2. On the Administration Service page that opens, click Change in the Active Roles databases area.
  3. On the Connection to Database page in the Change Active Roles Database wizard that appears, do the following:
    1. If the Configuration database belongs to an availability group, then, in the SQL Server field, supply the DNS host name and, optionally, the TCP port of the listener of that availability group. Otherwise, don’t change the value in the SQL Server field.
    2. If the Administration Service uses the SQL Server authentication option, type the password of the SQL login used for connection to the Configuration database.
    3. Click Next.
  4. On the Management History Database Options page, select the Existing Active Roles database option (if not already selected), and then click Next.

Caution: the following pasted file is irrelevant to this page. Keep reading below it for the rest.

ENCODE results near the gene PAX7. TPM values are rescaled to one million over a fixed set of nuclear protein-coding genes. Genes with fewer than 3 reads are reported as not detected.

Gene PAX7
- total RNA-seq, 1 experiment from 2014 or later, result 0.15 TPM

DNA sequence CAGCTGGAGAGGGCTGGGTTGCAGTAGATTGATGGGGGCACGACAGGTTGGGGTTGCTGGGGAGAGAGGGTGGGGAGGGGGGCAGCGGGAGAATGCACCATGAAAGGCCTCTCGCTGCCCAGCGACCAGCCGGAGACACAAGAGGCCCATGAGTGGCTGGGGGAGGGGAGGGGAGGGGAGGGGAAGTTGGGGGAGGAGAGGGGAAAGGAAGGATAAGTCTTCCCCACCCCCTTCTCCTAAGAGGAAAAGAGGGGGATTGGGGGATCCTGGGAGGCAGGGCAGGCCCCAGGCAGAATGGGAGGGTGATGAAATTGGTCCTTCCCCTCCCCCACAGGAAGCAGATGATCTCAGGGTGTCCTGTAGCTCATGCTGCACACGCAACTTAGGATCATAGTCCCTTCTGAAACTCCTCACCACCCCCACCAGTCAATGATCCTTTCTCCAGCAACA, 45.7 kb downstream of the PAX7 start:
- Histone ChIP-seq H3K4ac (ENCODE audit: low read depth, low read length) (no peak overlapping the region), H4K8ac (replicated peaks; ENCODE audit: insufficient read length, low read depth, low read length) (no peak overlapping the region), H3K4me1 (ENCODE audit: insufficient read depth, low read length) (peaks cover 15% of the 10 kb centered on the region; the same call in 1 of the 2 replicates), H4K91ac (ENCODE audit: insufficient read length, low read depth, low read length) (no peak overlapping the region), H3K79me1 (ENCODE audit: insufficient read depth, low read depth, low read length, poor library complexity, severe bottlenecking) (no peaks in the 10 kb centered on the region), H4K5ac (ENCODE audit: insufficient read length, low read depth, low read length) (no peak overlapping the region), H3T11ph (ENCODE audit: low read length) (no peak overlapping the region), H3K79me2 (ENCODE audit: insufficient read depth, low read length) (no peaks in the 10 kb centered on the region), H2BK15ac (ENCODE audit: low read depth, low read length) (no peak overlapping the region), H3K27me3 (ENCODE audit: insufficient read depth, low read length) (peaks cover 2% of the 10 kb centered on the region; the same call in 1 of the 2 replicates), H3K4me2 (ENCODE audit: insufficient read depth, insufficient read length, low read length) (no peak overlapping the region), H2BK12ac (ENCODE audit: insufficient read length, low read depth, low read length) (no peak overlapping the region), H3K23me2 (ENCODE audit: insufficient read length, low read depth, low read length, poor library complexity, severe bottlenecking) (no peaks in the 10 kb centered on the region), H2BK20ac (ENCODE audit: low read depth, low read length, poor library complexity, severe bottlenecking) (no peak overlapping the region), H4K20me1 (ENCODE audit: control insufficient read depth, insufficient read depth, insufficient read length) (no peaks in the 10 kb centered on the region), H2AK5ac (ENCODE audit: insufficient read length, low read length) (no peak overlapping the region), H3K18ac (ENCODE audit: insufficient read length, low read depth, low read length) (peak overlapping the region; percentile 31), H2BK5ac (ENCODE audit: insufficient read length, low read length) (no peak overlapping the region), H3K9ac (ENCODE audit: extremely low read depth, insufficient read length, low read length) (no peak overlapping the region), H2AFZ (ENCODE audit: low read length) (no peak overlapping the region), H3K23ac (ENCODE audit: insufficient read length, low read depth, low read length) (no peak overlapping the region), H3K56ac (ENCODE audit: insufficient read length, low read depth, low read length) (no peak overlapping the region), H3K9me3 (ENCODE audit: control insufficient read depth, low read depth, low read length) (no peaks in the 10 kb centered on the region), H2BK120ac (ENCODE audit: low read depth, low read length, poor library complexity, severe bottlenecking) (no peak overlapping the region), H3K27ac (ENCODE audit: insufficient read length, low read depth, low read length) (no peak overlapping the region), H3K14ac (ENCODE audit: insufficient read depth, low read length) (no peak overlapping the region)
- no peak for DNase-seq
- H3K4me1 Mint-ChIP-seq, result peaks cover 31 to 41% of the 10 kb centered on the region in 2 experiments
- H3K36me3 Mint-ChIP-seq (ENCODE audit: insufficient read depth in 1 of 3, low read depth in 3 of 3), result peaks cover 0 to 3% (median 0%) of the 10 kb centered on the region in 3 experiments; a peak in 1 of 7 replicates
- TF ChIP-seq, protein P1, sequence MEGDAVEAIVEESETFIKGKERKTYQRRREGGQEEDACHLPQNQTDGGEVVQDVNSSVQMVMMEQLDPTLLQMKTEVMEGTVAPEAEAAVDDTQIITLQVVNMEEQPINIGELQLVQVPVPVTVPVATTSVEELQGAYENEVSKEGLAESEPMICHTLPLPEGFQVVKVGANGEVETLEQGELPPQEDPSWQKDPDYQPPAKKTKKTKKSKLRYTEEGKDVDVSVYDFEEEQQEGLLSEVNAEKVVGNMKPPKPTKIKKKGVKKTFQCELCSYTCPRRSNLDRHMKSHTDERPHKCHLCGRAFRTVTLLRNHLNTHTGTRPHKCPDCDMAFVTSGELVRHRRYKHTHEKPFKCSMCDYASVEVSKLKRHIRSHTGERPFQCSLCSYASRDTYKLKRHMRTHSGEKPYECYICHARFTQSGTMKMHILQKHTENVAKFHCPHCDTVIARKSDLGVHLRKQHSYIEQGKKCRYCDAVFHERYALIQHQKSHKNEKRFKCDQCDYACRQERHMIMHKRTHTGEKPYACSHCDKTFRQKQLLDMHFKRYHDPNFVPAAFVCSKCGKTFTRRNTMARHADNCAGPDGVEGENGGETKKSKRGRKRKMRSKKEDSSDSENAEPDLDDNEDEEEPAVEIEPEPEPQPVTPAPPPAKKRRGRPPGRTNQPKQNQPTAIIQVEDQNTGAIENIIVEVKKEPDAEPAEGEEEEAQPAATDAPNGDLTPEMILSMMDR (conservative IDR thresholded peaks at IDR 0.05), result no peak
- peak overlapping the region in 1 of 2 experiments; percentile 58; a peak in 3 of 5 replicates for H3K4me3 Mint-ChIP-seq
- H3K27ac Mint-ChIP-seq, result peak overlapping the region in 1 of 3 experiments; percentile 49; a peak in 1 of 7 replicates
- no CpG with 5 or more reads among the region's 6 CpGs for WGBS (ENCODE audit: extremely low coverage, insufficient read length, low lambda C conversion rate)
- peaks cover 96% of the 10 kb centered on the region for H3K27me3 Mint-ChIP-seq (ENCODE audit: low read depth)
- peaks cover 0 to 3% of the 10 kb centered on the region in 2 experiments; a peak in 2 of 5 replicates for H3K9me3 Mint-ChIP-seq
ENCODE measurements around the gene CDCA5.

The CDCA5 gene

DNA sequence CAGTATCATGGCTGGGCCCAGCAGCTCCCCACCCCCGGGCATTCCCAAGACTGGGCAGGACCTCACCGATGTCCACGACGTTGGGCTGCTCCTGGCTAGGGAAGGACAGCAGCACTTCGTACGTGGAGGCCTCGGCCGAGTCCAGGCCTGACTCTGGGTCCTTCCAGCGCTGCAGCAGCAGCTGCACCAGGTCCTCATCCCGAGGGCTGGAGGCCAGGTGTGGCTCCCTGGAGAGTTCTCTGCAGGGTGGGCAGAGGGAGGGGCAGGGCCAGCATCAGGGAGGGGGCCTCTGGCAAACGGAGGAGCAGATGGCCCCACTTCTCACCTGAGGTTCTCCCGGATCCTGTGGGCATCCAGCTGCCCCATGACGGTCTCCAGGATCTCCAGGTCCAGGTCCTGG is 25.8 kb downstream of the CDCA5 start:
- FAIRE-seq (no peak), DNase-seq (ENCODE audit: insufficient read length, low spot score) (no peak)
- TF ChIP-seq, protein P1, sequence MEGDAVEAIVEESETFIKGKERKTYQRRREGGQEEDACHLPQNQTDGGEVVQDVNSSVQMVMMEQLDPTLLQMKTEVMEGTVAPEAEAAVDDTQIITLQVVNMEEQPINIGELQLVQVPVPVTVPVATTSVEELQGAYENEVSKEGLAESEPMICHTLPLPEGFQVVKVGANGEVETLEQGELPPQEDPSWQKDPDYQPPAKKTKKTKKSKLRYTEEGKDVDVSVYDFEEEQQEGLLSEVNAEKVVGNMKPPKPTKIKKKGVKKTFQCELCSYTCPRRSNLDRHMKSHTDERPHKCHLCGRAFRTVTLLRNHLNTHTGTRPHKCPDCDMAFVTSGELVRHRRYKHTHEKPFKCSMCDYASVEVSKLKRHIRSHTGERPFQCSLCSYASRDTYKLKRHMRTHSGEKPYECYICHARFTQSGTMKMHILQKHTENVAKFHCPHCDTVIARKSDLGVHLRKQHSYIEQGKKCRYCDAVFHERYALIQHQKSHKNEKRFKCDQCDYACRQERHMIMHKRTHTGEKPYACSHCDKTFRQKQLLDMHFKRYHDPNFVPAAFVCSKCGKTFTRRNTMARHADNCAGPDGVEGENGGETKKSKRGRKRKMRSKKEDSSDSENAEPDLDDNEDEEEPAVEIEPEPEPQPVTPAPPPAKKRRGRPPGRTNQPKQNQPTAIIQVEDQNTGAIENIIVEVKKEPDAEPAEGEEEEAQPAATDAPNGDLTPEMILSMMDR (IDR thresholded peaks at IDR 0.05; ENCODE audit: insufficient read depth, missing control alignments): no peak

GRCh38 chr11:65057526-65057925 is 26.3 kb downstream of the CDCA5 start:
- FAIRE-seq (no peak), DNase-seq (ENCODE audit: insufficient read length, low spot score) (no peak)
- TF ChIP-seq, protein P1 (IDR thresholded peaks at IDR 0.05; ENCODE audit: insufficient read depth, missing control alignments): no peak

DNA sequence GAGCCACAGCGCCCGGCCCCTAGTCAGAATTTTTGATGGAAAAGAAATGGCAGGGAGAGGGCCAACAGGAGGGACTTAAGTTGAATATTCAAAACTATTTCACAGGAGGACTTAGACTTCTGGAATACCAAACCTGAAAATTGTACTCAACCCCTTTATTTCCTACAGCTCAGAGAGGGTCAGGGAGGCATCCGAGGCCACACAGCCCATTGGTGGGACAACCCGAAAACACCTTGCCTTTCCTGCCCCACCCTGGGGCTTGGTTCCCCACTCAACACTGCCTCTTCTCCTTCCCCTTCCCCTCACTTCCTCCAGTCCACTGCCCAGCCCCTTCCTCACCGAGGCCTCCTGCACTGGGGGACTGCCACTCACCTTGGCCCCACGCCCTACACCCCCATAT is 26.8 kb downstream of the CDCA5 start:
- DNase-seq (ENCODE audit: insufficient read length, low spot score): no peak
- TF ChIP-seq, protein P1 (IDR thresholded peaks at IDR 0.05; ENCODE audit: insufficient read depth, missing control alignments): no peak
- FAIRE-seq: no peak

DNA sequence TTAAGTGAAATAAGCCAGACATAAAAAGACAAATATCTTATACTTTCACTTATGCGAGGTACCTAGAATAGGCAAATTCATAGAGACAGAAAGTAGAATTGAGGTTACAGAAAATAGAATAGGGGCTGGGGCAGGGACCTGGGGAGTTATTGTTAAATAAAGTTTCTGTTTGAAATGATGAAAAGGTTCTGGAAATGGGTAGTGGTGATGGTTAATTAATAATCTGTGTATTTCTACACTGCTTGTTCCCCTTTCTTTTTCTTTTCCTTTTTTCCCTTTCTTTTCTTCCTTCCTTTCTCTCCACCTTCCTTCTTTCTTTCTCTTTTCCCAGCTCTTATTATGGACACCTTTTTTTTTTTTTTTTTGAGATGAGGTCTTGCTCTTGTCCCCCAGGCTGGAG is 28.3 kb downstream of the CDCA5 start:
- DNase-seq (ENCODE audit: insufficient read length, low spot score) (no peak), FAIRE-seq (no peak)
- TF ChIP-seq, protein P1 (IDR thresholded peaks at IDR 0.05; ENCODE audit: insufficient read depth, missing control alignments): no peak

5. On the Connection to Management History Database page, do the following:
    1. If the Management History database belongs to an availability group, then, in the SQL Server field, supply the DNS host name and, optionally, the TCP port of the listener of that availability group. Otherwise, don’t change the value in the SQL Server field.
    2. If the Administration Service uses the SQL Server authentication option, type the password of the SQL login used for connection to the Management History database.
    3. Click Next.
  6. Follow the instructions in the wizard to complete the configuration.

Using database mirroring

Active Roles can use the Microsoft SQL Server database mirroring technology to improve the availability of the Administration Service. Database mirroring provides a standby database server that supports failover. Once the current database server fails, the Administration Service can recover quickly by automatically reconnecting to the standby server.

Database mirroring increases database availability by supporting rapid failover. This technology can be used to maintain two copies of a single Active Roles database on different server instances of SQL Server Database Engine. One server instance serves the database to the Administration Service; this instance is referred to as the principal server. The other instance acts as a standby server; this instance is referred to as the mirror server.